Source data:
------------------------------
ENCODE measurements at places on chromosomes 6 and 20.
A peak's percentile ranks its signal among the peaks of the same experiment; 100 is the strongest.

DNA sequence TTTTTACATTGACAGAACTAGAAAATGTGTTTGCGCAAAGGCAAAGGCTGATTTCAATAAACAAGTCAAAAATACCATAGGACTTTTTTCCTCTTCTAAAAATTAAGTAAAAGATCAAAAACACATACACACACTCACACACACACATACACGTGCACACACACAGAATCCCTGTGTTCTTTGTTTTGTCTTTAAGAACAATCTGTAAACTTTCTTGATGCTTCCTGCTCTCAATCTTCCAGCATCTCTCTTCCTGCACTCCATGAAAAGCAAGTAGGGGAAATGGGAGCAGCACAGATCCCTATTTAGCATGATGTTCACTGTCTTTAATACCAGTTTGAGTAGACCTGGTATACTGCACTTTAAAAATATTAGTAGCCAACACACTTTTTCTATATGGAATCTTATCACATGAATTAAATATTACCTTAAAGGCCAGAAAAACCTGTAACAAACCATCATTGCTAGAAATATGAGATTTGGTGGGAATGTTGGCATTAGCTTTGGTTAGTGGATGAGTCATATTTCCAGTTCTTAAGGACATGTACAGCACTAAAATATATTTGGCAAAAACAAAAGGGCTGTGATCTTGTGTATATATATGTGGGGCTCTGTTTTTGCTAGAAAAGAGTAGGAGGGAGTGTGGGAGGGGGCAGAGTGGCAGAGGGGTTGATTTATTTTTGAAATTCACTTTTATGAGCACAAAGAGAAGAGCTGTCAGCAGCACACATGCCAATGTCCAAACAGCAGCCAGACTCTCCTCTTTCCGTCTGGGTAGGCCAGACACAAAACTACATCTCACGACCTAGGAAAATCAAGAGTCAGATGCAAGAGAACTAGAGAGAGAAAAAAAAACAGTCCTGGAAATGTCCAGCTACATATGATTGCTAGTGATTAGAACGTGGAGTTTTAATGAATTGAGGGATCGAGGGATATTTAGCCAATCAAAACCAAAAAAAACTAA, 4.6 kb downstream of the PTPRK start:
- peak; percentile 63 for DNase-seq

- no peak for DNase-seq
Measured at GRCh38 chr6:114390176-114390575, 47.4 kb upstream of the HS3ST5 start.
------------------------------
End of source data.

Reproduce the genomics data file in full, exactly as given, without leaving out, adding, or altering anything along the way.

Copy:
ENCODE measurements at places on chromosomes 6 and 20.
A peak's percentile ranks its signal among the peaks of the same experiment; 100 is the strongest.

DNA sequence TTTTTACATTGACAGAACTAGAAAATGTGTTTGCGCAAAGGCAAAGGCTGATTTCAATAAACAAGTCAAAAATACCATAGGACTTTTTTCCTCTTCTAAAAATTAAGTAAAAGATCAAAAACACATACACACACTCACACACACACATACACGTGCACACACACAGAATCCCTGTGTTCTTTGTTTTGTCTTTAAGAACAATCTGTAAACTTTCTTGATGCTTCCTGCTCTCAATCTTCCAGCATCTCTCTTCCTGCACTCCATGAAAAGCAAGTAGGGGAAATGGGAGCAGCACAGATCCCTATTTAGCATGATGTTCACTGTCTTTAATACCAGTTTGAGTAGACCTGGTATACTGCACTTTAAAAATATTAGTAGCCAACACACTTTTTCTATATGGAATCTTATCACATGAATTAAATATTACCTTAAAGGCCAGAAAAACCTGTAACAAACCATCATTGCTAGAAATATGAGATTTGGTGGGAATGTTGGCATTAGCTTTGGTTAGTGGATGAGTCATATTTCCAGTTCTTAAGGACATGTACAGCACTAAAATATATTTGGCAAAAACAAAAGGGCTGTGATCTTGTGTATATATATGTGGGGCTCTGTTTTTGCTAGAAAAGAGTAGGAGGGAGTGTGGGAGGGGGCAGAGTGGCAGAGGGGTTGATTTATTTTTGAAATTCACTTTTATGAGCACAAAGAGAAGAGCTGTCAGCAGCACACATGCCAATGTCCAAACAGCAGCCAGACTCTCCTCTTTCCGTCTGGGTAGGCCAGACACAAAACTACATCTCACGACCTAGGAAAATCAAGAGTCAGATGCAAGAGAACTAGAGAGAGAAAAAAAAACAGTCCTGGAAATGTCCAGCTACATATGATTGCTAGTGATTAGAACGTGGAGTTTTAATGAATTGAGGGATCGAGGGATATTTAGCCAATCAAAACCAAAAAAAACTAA, 4.6 kb downstream of the PTPRK start:
- peak; percentile 63 for DNase-seq

- no peak for DNase-seq
Measured at GRCh38 chr6:114390176-114390575, 47.4 kb upstream of the HS3ST5 start.